When the Cornhill turned Blue

WHEN the Town team returned to Ipswich on the day after the FA Cup triumph in May 1978, the Cornhill was turned blue as the celebrations got under way.

WHEN the Town team returned to Ipswich on the day after the FA Cup triumph in May 1978, the Cornhill was turned blue as the celebrations got under way.

It all happened on Sunday, just 24 hours off the cup triumph - and fans forgot about their sore heads to start celebrating all over again.

Back then The Evening Star's photographs were taken in black and white, but we have been leant colour snaps of the crowd by some who wanted to record the event for posterity themselves.

And fans were determined to get the best possible vantage points to see everything that was happening on the day - including some very precarious positions on a crane jib and on the central Post Office next to the Town Hall.


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The Cornhill was not as open as it is today - there were still bus shelters to obscure the view - but that did not stop people from finding the best place to see the homecoming.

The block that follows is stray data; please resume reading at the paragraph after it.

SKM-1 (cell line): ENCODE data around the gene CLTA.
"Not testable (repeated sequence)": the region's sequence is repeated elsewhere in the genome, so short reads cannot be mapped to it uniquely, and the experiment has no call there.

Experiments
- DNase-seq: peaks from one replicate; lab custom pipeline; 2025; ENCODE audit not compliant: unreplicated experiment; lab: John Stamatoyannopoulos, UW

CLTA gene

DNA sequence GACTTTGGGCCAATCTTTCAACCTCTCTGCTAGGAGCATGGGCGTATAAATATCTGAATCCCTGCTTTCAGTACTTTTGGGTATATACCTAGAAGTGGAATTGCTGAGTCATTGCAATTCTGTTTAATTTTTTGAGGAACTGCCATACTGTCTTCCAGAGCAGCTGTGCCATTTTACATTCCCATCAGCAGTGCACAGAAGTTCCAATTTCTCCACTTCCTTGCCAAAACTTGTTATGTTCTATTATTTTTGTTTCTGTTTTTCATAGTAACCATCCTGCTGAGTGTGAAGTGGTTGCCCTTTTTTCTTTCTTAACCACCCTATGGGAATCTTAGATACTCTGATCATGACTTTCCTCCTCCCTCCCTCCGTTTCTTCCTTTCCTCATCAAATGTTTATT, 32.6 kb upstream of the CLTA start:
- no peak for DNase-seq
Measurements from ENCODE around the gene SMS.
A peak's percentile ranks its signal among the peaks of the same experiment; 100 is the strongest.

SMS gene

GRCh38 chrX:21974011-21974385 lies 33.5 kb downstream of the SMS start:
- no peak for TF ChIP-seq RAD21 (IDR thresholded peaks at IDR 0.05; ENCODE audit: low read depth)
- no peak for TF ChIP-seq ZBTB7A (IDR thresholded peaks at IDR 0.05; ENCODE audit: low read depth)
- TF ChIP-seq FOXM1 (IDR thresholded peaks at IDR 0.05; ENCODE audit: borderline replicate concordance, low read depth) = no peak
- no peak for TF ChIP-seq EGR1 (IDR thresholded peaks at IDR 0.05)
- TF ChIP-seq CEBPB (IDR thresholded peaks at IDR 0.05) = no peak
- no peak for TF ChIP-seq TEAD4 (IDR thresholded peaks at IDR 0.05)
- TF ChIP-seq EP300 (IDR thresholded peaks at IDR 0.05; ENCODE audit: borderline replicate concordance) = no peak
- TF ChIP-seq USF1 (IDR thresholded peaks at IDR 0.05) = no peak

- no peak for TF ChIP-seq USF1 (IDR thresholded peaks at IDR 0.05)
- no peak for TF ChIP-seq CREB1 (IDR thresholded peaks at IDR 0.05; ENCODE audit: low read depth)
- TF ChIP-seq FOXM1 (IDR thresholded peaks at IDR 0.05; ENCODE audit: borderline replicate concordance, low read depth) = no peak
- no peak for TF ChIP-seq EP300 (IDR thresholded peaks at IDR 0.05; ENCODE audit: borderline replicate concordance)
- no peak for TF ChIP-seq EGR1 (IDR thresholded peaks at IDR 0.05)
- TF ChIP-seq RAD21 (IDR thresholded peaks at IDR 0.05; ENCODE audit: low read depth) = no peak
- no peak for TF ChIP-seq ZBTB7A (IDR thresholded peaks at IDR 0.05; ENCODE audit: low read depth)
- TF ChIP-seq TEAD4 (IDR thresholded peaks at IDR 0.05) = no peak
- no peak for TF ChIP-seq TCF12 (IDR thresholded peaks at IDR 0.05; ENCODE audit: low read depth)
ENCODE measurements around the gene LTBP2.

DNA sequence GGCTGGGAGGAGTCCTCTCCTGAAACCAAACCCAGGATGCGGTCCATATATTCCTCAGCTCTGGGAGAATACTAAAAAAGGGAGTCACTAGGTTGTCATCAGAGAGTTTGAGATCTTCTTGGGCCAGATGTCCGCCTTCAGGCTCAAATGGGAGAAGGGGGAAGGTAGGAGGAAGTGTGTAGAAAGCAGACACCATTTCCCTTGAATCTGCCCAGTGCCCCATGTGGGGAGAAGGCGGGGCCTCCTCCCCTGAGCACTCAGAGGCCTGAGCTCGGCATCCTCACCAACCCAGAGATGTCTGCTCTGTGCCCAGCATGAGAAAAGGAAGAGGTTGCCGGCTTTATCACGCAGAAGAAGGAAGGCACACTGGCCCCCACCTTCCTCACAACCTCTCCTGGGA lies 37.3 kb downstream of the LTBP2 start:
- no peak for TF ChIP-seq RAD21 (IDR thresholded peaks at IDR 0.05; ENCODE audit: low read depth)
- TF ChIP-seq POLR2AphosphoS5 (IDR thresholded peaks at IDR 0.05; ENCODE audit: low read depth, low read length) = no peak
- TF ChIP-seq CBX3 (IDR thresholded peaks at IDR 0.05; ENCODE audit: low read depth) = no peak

The team all took their place on the balcony of the Town Hall, an event which will be repeated this afternoon after their tour of Ipswich is recreated on an open-top bus.

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Today is the day when the scenes from May 1978 are set to be recreated on the Cornhill - when the town will once again hail the blue and white heroes who wrote their names in the history books.

No one will be prouder to stand on the Town Hall balcony again that goalscoring hero Roger Osborne.

He said: "Having spoken to all the players they are all looking forward to it very much because it will probably be the last reunion we have.

"All the players are scattered far and wide nowadays, but the fact that everyone is coming underlines that when we played together as a team we were very much like a big, happy family. It will be absolutely brilliant to have a drink and recall old times with everyone."

Times may have changed, but the FA Cup has not lost its magic.

This year's competition has proved that - with two “unfashionable” teams, Portsmouth and Cardiff, reaching the Wembley final later this month.

But today is all about remembering when another “unfashionable” team overcame the odds to bring the FA Cup home to Suffolk for the first time in its history.

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